Wednesday, September 2, 2009

Sansa Clip+ Reviewed by anythingbutipod

Posted by Chris Gohlke in "Digital Home Hardware & Accessories" @ 03:00 AM

"The Clip+ is a very welcome update to the original with improved build quality, design, and UI. The big news however is the addition of the microSD slot. Being able to upgrade your capacity for cheap is a very appealing feature of the Clip+ especially in such a small form factor. The ability to have potentially 40GB of music in very small space is a minimalists dream. The great sound quality, transfer protocol, and folder browsing will very much appeal to the enthusiasts, but the Clip+ is still very well suited for the tech beginner."

I really like the idea of an expandable MP3 player. I can't imagine that adding an SD card slot to full sized players would add much in the way of cost, yet it would allow considerable expansion. Of course I'm sure manufacturers would rather you upgrade than expand your players. This player is probably the exception simply because Sandisk also sells memory and figures they may still profit from any addition you make.

Friday, June 12, 2009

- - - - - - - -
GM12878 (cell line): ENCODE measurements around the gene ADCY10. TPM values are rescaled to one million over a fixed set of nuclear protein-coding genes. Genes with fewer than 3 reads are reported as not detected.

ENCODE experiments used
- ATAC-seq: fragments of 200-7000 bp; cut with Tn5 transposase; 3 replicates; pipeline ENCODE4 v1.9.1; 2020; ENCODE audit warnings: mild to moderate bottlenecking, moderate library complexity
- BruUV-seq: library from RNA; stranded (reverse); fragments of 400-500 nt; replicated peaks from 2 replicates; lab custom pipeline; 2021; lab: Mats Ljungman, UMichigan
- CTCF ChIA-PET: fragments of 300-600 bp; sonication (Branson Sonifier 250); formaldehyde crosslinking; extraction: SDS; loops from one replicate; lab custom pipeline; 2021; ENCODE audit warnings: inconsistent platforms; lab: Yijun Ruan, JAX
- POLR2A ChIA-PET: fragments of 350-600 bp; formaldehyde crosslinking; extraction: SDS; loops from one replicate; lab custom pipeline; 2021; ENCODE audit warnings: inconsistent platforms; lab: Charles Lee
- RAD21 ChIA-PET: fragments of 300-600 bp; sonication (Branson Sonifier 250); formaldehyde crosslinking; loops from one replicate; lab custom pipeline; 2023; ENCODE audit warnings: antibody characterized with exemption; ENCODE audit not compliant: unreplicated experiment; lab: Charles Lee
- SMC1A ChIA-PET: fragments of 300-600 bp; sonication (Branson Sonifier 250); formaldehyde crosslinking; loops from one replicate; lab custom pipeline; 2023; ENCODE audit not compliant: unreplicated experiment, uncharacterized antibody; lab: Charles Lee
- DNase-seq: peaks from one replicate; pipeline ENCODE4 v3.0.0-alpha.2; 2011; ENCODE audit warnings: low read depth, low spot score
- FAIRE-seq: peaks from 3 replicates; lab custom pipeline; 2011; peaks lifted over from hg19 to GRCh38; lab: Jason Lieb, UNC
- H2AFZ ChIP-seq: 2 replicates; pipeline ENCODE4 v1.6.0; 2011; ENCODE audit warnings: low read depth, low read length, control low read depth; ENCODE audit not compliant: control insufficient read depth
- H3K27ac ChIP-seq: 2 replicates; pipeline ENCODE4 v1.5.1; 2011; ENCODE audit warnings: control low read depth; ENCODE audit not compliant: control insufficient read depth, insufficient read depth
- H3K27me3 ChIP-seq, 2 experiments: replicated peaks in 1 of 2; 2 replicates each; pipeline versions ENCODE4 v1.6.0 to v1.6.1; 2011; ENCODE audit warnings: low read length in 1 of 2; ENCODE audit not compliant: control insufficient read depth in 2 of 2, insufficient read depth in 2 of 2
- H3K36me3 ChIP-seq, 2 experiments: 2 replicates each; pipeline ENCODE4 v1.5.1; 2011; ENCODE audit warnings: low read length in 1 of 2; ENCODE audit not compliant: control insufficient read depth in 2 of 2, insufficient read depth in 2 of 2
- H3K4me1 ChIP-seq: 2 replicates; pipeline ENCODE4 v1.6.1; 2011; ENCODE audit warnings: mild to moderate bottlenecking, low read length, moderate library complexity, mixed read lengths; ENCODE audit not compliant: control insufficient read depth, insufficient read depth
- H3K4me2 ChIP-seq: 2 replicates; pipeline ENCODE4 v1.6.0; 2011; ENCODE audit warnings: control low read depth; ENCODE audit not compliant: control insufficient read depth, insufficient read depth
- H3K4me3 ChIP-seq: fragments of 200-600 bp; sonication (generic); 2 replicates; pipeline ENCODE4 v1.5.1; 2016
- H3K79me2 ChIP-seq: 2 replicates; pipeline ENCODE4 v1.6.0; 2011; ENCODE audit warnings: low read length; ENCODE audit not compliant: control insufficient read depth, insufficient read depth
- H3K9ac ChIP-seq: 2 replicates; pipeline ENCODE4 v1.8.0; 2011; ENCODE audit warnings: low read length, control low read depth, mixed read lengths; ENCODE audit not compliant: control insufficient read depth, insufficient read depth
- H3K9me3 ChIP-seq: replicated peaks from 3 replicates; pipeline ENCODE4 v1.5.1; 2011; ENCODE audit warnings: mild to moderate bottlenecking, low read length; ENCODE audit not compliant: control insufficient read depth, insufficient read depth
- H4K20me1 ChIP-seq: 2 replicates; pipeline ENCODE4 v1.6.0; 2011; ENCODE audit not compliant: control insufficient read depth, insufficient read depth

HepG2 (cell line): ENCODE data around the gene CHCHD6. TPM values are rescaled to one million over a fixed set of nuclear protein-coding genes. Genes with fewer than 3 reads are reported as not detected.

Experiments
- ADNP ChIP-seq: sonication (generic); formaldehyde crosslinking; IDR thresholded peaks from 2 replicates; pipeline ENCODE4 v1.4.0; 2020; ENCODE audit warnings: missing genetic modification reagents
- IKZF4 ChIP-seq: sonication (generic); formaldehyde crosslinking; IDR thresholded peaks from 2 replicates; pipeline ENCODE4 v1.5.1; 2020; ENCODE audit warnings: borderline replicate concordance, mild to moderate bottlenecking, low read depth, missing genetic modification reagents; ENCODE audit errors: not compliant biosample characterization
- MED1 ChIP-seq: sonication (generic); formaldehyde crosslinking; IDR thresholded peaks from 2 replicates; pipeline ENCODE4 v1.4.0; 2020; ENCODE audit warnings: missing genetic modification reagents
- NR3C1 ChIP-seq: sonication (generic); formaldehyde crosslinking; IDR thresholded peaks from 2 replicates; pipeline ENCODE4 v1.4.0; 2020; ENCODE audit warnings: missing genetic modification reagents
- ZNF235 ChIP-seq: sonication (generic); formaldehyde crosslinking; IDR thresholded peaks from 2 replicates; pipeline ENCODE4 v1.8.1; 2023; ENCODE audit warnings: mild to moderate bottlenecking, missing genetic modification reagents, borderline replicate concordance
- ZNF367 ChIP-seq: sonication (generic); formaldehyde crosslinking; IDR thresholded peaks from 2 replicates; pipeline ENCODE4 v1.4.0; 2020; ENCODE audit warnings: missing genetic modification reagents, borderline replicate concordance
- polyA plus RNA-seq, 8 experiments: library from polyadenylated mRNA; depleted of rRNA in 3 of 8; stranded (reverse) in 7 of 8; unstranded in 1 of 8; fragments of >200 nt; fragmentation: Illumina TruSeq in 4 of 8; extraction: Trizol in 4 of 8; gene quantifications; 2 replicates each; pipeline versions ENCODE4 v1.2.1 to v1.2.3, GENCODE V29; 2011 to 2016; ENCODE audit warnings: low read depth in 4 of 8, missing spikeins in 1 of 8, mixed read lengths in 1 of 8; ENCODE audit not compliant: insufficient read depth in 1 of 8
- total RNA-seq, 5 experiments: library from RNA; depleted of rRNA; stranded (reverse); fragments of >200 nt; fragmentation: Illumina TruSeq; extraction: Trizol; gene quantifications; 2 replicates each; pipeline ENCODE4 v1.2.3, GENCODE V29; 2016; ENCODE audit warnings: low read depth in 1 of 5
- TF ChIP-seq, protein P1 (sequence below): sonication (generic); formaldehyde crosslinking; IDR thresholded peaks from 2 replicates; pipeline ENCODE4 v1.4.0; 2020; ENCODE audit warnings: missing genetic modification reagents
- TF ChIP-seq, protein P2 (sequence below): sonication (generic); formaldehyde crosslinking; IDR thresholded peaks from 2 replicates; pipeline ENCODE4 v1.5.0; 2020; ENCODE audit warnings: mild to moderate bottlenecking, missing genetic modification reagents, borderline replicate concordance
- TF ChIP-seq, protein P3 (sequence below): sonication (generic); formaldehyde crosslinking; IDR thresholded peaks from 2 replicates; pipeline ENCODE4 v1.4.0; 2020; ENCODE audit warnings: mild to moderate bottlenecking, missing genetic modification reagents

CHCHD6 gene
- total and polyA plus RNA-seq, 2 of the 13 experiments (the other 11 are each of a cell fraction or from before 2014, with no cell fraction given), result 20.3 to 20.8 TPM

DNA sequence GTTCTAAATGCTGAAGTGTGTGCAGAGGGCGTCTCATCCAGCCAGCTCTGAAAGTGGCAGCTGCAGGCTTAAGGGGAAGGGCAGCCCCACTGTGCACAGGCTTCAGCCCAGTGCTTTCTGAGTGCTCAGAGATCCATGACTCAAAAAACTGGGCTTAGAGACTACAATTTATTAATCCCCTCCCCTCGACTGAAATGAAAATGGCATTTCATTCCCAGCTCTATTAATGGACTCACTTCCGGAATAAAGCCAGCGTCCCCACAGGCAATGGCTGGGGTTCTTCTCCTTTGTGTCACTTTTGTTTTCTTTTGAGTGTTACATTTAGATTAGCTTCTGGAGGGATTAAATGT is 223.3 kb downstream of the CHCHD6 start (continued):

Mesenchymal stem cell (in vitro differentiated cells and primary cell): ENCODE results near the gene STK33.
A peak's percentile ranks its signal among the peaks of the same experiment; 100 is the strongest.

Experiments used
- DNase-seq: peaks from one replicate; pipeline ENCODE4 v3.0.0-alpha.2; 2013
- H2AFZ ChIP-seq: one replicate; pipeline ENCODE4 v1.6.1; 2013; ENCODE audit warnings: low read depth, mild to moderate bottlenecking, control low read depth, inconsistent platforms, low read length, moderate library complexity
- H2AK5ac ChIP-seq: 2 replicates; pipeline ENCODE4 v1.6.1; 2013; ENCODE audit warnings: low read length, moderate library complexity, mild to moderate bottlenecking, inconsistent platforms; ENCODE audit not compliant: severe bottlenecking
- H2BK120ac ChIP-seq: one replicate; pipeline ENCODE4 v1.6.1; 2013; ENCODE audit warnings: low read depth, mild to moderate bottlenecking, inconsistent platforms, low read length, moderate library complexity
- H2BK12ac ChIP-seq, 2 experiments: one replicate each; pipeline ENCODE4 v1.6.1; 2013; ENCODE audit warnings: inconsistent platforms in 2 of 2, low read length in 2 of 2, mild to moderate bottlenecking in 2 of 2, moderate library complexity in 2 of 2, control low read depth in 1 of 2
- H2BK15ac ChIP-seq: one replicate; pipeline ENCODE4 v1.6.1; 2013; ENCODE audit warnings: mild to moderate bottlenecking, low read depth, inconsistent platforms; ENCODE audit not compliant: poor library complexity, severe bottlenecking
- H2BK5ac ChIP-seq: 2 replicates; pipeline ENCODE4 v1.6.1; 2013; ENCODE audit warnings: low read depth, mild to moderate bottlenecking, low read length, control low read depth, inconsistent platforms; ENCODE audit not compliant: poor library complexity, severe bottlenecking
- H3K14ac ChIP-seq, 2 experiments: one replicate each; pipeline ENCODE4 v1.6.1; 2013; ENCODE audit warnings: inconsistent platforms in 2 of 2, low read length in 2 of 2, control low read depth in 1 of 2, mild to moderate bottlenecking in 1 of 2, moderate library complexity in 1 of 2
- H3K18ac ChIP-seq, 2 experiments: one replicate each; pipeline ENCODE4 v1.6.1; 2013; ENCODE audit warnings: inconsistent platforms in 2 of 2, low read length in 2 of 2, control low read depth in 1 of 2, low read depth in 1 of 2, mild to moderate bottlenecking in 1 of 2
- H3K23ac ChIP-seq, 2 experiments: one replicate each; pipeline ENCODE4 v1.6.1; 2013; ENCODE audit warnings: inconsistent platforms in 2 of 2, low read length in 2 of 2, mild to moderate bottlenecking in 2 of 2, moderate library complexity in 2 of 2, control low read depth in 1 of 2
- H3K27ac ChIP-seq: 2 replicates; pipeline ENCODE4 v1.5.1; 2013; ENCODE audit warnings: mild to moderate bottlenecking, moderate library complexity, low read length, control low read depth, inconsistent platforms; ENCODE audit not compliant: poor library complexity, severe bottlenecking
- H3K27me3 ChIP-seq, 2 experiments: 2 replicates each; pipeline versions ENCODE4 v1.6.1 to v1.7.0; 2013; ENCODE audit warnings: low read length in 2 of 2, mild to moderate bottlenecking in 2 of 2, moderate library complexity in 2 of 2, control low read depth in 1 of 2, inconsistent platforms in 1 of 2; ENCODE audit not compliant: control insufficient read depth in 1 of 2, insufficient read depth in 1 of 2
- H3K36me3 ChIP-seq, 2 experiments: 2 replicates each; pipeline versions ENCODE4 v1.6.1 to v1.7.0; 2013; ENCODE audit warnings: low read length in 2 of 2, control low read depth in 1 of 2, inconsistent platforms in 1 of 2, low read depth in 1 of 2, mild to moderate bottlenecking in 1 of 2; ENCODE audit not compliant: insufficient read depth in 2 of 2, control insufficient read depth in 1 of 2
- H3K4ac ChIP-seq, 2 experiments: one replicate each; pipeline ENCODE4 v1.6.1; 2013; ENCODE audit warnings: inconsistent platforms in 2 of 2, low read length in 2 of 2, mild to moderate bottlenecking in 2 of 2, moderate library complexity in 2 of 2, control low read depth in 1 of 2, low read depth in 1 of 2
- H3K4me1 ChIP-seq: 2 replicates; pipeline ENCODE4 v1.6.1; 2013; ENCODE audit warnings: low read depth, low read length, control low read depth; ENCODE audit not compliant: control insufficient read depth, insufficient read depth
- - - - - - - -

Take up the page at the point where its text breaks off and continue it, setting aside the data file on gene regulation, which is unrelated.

The iZel: A Digital Device Holder

Posted by Jason Dunn in "Digital Home Hardware & Accessories" @ 08:30 AM

The iZel is a small, portable digital device holder (stand) that allows you to easily watch video content in comfort while on a plane, train etc. All you need is a surface to put the iZel on. In the video I test it out with a variety of devices: Zunes, smartphones, an iPod Touch, etc. When I travel, I like to load up my Zune with a movie or two, but I end up holding it in my hand to watch it - not very ideal. The iZel offers a solution to that problem, although depending on the screen size of your device, and how good your eyesight is, watching a video at tray-table height might be difficult. The iZel is made of very durable materials, so it should last a very long time, making it worth the price tag in my opinion (though not everyone agrees). I'll likely be travelling by plane in September, so I'll get a chance to use it in a real-world situation. In the meantime, I'm going to use it as a holder for my cellphone-du-jour, the Samsung Jack. The iZel can be purchased for $24.95 from [Affiliate]

Friday, May 22, 2009

Another Take on the Great Bitrate Debate

Posted by Timothy Huber in "Digital Home News" @ 03:30 PM

"There will be no judgment in this post. No sound snobbery. I'm simply asking the age-old question: At what bitrate should we encode MP3s? And I need your help. This test is occurring in two parts. In part one, I'm sampling three songs chosen from vastly different genres, encoded from CD and transcoded into the various popular bitrates available for MP3s (64k, 96, 128, 160, 192, 256, and 320kbps with VBR off). I tell you what I hear, then you sample the files yourself, and tell me what you hear."